M2M work picking up: The past couple of weeks at the internship, I’ve been unusually busy with several projects occurring simultaneously. I’ve been doing a lot of Microsoft Excel work with trafficking and coremetric sheets for clients, social media monitoring, contacting clients and compiling creative files. I’ve been moving desks quite a bit, as people come and go from holiday. Friday, after my last day at the internship, the company is expanding to another floor and moving. Too bad I couldn’t be there to help, but instead, I’ll be packing my own bags. The job search is still in progress, as I’m just beginning conversation with potential employers. It’s hard to get too involved, as I won’t be readily available when I return because of my planned wisdom teeth extraction.

My five London tips/fun facts of the week:
1. To say five ‘bucks’, you say five ‘quid’.
2. Common words/phrases of English: “To be honest…”; “Basically”; “You alright?”; “Thanks, cheers, bye.”; “Wicked”
3. Almost all galleries and museums in London are free [and full of tourists!]
4. Public display of affection is very common in London. Couples will be quite intimate on transit, in stations, at restaurants, etc.
5. M&M World just opened in Leicester Square. Yellow M&M shopping bags are taking over London!


Hope all is well and that you are bearing the U.S. heat. You may think I’m crazy, but I’m looking forward to it. 1) because I want a summer tan and 2) because I want to wear shorts again!


Inside the Natural, Charming Lives of Rural Germans [Germany]

Personal Life, Travel

(continued from previous post…)

Helga had given us a fantastic look inside German lifestyle, but the Heldusers were just about to add to that. We took a train from Neustadt to Marburg, where Jürgen would pick us up. Before arriving, we stopped in Manheim and Frankfurt. The train view was outstanding, with green crops and bloomed wildflowers along the way. A small layover in Frankfurt allowed me to get out of the station to see the large city, soon to be the location of the Women’s FIFA World Cup final.. I had never met the Heldusers before. Unlike Helga, they had not visited us in the U.S. because they recently found out we existed. My parents, aunt and uncle, and grandparents though did stop by their homes in 2008.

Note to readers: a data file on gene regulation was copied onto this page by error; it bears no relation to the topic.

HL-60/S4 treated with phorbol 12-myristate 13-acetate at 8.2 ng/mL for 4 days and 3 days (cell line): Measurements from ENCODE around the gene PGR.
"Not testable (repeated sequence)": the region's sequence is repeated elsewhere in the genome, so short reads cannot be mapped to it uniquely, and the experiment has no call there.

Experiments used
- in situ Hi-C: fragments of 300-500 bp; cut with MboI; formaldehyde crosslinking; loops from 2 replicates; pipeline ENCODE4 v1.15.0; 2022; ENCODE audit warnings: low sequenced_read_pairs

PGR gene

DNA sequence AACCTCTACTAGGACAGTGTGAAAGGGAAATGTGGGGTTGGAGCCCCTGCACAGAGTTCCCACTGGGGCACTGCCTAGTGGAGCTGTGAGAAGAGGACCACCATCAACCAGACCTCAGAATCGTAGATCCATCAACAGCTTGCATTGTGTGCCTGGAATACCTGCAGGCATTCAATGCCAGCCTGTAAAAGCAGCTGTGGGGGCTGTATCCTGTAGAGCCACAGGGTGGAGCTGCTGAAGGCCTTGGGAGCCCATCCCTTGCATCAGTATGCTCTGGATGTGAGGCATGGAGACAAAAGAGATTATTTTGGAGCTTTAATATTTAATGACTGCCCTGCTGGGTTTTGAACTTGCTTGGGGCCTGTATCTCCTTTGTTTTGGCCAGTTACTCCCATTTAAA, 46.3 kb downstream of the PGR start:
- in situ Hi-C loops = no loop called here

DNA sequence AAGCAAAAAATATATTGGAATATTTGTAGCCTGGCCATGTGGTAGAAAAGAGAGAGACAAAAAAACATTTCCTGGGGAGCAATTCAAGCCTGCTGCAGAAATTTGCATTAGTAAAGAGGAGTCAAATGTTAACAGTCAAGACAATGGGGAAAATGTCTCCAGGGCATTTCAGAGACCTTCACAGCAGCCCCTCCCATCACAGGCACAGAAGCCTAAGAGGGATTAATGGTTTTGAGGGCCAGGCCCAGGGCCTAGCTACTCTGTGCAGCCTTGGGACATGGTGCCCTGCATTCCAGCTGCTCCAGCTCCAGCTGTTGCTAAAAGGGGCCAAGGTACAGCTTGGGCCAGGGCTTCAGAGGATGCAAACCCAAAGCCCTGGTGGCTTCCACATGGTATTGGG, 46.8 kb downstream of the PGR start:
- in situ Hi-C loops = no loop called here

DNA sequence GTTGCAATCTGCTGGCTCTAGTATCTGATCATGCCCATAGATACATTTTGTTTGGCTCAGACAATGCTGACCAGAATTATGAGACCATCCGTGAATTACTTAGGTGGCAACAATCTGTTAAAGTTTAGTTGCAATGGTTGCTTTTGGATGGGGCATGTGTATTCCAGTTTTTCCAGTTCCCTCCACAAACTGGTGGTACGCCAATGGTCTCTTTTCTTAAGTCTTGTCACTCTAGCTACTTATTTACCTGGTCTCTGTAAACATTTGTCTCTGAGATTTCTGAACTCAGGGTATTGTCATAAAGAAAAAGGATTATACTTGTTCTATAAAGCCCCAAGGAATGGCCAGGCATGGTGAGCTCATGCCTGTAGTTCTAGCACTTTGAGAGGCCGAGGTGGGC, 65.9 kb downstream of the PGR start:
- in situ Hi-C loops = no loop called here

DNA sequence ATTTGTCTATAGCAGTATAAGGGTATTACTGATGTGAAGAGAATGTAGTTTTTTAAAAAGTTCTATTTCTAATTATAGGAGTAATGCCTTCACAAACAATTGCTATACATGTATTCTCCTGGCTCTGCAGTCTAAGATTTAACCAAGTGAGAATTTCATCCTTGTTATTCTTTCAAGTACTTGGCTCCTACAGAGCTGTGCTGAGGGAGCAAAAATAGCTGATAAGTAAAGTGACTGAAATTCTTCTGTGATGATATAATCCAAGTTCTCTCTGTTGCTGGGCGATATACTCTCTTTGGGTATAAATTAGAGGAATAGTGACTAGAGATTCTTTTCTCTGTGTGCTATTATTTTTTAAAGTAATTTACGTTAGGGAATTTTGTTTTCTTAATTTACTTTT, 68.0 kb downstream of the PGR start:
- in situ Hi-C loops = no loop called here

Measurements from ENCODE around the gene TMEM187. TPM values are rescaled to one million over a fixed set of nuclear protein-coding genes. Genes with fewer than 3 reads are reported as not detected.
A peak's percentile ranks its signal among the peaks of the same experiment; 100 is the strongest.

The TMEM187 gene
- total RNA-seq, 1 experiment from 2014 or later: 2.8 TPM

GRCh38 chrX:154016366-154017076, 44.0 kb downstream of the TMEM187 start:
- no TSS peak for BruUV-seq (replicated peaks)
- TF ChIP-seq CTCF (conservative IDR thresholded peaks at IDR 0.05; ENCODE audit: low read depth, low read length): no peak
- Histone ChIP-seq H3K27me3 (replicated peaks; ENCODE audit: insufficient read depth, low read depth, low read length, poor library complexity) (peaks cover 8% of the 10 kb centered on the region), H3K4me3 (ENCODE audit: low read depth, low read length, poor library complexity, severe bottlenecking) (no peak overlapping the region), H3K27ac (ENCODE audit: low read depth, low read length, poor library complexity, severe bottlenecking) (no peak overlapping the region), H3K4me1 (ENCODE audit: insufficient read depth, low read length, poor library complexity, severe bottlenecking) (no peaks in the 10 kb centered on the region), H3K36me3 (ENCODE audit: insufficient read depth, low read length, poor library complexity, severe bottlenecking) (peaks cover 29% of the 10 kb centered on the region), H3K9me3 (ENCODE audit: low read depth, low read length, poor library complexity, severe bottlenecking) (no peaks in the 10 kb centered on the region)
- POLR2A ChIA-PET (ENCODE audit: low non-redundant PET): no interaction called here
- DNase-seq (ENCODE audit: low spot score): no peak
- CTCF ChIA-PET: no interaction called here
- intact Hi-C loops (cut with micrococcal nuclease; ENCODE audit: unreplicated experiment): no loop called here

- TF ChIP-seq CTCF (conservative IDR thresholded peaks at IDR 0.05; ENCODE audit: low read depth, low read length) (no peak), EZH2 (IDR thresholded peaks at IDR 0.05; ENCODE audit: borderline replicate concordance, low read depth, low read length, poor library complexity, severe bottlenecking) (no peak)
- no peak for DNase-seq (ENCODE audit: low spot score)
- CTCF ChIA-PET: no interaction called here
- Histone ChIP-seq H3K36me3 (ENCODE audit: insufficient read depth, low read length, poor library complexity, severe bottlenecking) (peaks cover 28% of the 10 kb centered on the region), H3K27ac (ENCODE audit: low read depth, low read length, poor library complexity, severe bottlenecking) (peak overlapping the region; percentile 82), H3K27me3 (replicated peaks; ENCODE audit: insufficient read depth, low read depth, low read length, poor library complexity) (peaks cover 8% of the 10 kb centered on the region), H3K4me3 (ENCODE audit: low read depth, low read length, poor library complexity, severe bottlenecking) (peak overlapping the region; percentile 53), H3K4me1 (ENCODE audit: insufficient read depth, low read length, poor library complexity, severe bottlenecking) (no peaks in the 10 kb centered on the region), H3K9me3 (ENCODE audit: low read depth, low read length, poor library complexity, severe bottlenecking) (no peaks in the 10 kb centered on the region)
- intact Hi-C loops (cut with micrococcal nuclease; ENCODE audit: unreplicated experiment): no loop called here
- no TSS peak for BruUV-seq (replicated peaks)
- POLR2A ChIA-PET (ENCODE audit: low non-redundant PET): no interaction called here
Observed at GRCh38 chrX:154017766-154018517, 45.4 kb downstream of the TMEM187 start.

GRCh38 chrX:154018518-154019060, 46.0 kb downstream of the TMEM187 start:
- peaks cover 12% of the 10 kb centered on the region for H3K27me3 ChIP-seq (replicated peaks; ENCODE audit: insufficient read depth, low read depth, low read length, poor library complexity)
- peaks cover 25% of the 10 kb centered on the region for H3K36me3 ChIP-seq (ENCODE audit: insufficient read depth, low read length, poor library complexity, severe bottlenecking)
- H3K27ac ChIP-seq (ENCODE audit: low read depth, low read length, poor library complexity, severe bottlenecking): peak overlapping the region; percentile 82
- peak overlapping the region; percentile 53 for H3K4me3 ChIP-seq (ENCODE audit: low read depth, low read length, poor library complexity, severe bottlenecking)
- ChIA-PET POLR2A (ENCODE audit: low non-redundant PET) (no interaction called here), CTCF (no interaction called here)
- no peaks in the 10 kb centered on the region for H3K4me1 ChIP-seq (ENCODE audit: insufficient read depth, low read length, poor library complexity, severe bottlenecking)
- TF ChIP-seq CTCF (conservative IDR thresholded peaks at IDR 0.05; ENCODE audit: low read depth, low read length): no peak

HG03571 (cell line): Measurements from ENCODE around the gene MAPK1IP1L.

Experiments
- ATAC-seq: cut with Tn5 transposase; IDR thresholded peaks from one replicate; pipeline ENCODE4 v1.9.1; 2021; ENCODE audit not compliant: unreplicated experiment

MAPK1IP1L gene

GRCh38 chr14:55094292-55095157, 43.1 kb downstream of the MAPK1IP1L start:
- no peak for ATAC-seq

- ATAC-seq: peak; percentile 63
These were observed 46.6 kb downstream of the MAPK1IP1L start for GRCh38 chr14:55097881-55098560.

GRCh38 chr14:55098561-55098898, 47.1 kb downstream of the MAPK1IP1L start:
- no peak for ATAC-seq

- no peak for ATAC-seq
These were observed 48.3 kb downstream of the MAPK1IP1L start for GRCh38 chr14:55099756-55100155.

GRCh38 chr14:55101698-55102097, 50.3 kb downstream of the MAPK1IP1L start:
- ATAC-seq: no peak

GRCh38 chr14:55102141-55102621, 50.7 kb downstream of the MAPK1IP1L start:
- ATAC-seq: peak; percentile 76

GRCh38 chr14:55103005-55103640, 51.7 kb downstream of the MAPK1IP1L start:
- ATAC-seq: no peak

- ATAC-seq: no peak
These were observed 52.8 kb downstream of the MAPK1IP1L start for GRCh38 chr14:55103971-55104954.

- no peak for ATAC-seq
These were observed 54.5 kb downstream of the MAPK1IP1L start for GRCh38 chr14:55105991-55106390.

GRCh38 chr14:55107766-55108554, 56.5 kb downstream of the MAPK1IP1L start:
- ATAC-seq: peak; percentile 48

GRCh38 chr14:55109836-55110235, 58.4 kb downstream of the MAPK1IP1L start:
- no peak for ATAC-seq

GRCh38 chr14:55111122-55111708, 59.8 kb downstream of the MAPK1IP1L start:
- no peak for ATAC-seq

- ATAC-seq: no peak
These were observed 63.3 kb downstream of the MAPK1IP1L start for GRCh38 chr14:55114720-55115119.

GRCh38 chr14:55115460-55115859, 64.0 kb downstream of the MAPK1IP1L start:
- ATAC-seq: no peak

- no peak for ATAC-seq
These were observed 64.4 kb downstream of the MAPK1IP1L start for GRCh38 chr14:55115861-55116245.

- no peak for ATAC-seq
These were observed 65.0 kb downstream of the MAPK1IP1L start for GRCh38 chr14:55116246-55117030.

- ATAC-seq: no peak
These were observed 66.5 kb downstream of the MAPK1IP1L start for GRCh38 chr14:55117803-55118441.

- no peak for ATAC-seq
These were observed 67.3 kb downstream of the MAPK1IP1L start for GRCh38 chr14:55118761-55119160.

Once arriving in Marburg, Chelsie and I exited the station looking for Jürgen. Having no idea what he looked like, we looked for someone who was looking for visitors. I spoke his name loud enough to be recognized and then we met. He seemed excited to meet us and take us around the country. He suggested that we see a bit of Marburg first, so we loaded into his car and winded up on the hill of the city where we would see nothing other than a Schloss! From my previous post, you would know that Schloss means ‘castle’ in German. Jürgen spoke decent English, and we were able to communicate our thoughts for the most part. At the top of Marburg was Marburger Schloss, the castle where the two main religions split into a new reformed faith. We took several photos overlooking the city and of the castle, and our host showed us the area where his wife Ingrid works as a gynaecologist. We sat down at a restaurant on the hill for a beer (Paulaner and Veltins) and then headed off to the small village of Bromskirchen. Another winding car ride it was, but we arrived in the village, noted by a small sign like my hometown.


Bromskirchen has about 2,000 inhabitants, several which include my family. The city looked like a master hand had dropped a handful of houses on the top of a hill and they settled in the valley. Red roofs and white houses dominated the town. Only about three streets into the city and we turned left up a hill, and we were there. The house looked familiar from old photos, as my ancestors from Germany had lived in the home centuries ago. The home of course had been modernized, but the outside aesthetic looked similar to the photo. The first house we went to was home of Heinz and Helga Helduser (yes, another Helga!) They welcomed us in, and we immediately went to the back porch where the host served us coffee. We quickly met Thomas, a quite comical character, who was headed off to work at a nearby sawmill. He constructs pretty much anything with wood in a modern technique. He discussed how Germans like American music, but none of the lyrics make sense. I’d have to agree! Manuel and Thomas are brothers and the sons of the house. Manuel volunteers as a firefighter for the village. Daniel, the son of Jürgen, came roaring in on his motorcycle. He and the other young boys spoke decent English, but Heinz and Helga did not. Daniel tried to translate as much as possible.